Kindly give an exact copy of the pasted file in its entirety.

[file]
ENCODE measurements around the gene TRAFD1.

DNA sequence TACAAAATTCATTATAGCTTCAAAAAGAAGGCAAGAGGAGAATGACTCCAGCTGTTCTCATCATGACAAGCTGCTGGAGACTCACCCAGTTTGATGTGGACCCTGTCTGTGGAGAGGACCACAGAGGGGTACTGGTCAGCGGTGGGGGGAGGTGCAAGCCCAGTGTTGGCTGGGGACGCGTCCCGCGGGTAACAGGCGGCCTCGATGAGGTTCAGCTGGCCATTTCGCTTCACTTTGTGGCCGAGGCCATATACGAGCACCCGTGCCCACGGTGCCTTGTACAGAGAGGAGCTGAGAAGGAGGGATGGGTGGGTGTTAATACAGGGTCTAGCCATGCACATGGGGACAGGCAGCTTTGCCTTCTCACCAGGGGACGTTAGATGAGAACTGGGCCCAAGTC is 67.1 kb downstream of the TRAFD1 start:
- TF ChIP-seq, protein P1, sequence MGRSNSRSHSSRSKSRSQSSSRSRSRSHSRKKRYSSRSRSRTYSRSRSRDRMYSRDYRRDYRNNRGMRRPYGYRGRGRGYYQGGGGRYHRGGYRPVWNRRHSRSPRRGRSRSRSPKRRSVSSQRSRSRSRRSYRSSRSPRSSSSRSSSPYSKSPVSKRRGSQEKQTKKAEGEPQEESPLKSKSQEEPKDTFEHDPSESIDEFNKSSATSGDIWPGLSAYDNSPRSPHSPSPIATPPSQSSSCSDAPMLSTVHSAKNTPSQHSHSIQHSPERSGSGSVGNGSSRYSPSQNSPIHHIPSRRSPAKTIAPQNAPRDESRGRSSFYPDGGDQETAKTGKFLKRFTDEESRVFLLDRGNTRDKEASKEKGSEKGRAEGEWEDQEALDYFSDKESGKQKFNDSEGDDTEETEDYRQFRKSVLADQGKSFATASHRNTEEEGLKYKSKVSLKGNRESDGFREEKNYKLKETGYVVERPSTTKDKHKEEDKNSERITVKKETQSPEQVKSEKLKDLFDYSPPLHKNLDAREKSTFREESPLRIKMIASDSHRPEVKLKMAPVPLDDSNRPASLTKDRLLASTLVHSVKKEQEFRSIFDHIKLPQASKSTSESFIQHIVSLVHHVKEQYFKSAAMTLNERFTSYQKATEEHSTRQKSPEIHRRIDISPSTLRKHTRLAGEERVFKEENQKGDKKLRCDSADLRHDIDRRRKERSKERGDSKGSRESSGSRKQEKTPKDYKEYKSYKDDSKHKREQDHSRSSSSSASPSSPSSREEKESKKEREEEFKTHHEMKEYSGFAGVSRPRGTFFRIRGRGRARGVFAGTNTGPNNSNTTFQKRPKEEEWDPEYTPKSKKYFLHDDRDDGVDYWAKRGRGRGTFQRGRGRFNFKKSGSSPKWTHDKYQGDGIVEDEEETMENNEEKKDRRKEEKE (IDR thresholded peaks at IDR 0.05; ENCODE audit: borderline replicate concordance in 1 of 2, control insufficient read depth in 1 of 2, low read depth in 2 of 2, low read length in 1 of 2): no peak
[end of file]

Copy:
ENCODE measurements around the gene TRAFD1.

DNA sequence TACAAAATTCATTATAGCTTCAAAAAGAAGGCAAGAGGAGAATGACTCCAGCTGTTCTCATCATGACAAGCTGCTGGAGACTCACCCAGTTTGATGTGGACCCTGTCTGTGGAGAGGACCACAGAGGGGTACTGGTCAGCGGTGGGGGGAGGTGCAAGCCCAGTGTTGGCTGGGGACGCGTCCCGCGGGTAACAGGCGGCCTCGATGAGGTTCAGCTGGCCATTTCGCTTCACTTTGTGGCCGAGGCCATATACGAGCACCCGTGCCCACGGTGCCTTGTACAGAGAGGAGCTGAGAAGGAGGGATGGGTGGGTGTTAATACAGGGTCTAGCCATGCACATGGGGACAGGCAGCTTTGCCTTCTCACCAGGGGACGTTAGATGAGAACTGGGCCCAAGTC is 67.1 kb downstream of the TRAFD1 start:
- TF ChIP-seq, protein P1, sequence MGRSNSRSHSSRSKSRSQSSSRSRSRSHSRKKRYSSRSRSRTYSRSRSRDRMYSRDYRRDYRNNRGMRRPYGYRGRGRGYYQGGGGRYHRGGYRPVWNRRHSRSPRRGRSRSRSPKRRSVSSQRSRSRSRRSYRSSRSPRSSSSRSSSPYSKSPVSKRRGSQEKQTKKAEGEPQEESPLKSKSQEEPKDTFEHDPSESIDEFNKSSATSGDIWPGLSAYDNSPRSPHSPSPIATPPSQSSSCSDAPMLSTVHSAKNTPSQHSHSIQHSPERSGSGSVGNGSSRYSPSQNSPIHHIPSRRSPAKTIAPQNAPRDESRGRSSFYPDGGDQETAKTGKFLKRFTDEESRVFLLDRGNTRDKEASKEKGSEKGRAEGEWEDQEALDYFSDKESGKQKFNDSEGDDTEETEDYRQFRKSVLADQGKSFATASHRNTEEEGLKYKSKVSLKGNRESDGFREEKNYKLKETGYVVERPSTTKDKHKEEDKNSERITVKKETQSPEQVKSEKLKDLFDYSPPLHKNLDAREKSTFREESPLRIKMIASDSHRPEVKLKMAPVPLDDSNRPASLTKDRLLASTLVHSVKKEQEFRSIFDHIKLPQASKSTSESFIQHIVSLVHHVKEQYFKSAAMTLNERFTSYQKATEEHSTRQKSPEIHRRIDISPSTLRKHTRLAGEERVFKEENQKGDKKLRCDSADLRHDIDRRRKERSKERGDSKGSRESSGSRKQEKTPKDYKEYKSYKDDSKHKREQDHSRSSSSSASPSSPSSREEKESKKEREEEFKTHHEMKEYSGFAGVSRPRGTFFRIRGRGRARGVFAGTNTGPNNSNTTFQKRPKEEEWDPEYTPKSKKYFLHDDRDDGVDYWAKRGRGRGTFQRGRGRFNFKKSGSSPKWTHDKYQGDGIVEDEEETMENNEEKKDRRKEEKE (IDR thresholded peaks at IDR 0.05; ENCODE audit: borderline replicate concordance in 1 of 2, control insufficient read depth in 1 of 2, low read depth in 2 of 2, low read length in 1 of 2): no peak